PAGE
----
As in other Masters of Horror release, the overall image here is lacking in detail. Dark scenes, of which there are many, have a lot of digital blocking and low level noise problems. I'm most disappointed by the dull, dishwater colours, which are a symptom of the overall lack of brightness. The anamorphic, 1.78:1 widescreen adds a certain air of respectability and cinematic ambition, but the compression isn't exactly top of the line. Black levels are respectable. I'm guessing these weren't filmed in HD or anything, but there's no reason such a new film, big budget or not, should look so mediocre.

Pick Me Up


Also adding a boost to the production value is a fine 5.1 Dolby Digital surround track. This mix goes well beyond what one usually sees in a TV show, save some of HBO's larger budgeted series. The soundtrack is a bit lacking, and thinly orchestrated, but it sounds nice and has a full bass bottom. Dialogue is centred and clear, and there is no obvious distortion. The track could do with a little bit of directional effects tweaking, or better yet more directional effects all together, but your rear channels will still get a decent workout.


These Masters of Horror releases are usually worth their meagre price tags for their special features alone. If you are a fan of any particular director, you'll want to pick up their episode for the extras. This disc is no exception.

We start with a two main featurettes, Death on the Highway: An Interview with Larry Cohen and Working With a Master: Larry Cohen. These probably should've been edited together, as both follow Cohen from his early TV work to the making of Pick Me Up, though one is mostly from Cohen's P.O.V., and the other from those he's worked with through out his life. Personally, I'd already read Kim Newman's Nightmare Movies book, which has a pretty lengthy chapter about Cohen, and I've seen a lot of the man's films, but I still found plenty to learn here. Fans should probably understand that this is the closest to a feature length expose on the writer/director we'll ever see.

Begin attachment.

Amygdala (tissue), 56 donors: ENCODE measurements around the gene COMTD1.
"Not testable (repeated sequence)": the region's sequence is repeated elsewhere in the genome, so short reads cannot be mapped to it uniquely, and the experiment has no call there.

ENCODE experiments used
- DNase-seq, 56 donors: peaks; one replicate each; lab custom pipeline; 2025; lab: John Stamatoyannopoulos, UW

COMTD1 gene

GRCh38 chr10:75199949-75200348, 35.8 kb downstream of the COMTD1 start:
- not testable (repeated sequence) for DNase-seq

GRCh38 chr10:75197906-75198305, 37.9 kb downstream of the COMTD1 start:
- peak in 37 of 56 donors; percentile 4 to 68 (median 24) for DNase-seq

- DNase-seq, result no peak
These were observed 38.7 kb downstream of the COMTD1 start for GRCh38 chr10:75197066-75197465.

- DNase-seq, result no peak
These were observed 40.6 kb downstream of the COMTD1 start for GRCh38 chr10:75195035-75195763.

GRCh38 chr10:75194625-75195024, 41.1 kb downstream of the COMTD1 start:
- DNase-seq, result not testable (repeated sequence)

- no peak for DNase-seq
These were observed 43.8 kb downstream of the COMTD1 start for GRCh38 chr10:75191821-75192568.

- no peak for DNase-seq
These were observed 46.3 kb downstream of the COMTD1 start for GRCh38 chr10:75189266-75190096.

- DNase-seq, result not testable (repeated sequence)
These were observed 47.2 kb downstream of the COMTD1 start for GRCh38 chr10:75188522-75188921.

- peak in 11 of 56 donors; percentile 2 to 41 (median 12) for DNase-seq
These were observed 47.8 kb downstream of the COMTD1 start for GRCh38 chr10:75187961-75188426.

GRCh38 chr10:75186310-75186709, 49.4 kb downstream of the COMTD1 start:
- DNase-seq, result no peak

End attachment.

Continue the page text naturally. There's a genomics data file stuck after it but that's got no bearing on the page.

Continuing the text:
Pick Me Up
Cohen's solo commentary track is a mile a minute. It kind of makes you want to pause the DVD so the poor guy can catch his breath. Unfortunately Cohen spends a little too much time describing on screen events and telling us stuff we already learned from the featurettes to warrant the listening for anyone but the biggest fans. Budding filmmakers may enjoy the track for the descriptions of how to get some good shots fast and cheap. Maybe Cohen should just give a seminar.

There are interviews, each around ten minutes, with the three lead actors. Moriarty is a weird guy. Either he's a method actor still in character at the time of the interview, or he really is a bit mad. He goes off on a long tangent about his inspiration for the character, an abortionist, who he sees as hateful, sterilized baby killers. Obviously not a Pro-Choice kind of guy, but pretty interesting, and a big fan of Cohen. Warren Kole and Fairuza Balk are a lot less intense, and have nothing but love for their director. In fact, no one really talks about anything but how much they love Cohen. The only surprise of the disc, meaning a departure from the other DVDs in the series, is a television interview with Cohen from a TV show entitled Fantasy Film Festival. This is cute as the interviewer is a young Mick Garris, the series producer and director of several made-for-TV Stephen King films.

Pick Me Up
The features are rounded out with a behind the scenes montage (which is dry, and can mostly be found in bits and pieces during the docs), a script to screen comparison (another Masters of Horror DVD regular), a Cohen text bio, and a set of Masters of Horror trailers.


Problematic, but probably my second favourite in the series so far (just behind the equally problematic Homecoming), Pick Me Up is an enjoyable little thriller that Larry Cohen fans should enjoy. The DVD is a little lacking in the video field, but has a nice sound mix and a bang up set of special features. If anything, this disc has reawakened my personal interest in the director, and I plan on tracking down copies of The Stuff and Q: The Winged Serpent as soon as I can. I wish I would've bought them before they went out of print.